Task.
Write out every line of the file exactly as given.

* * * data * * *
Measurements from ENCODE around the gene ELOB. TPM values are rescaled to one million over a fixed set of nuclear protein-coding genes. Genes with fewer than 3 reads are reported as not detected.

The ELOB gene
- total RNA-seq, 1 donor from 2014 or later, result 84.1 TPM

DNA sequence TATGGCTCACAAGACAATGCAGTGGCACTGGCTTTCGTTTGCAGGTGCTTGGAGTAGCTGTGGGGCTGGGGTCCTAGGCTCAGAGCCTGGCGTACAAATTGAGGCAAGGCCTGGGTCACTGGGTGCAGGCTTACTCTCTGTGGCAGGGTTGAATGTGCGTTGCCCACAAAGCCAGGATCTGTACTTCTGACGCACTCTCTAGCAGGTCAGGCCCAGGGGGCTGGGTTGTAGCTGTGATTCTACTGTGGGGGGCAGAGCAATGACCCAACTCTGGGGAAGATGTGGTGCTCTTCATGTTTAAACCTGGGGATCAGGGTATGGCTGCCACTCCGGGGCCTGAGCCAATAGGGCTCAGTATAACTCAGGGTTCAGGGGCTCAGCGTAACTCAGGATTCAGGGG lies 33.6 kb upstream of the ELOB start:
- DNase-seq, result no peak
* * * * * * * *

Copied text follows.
Measurements from ENCODE around the gene ELOB. TPM values are rescaled to one million over a fixed set of nuclear protein-coding genes. Genes with fewer than 3 reads are reported as not detected.

The ELOB gene
- total RNA-seq, 1 donor from 2014 or later, result 84.1 TPM

DNA sequence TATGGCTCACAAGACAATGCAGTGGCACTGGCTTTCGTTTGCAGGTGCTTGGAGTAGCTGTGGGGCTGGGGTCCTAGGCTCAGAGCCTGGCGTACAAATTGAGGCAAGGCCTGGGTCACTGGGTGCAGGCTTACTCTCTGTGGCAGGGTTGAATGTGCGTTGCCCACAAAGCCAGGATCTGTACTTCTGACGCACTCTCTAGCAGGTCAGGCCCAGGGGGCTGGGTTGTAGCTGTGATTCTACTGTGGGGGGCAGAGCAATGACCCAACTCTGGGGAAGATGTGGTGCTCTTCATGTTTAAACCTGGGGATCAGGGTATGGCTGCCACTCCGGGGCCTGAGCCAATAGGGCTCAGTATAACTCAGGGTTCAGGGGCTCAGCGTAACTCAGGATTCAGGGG lies 33.6 kb upstream of the ELOB start:
- DNase-seq, result no peak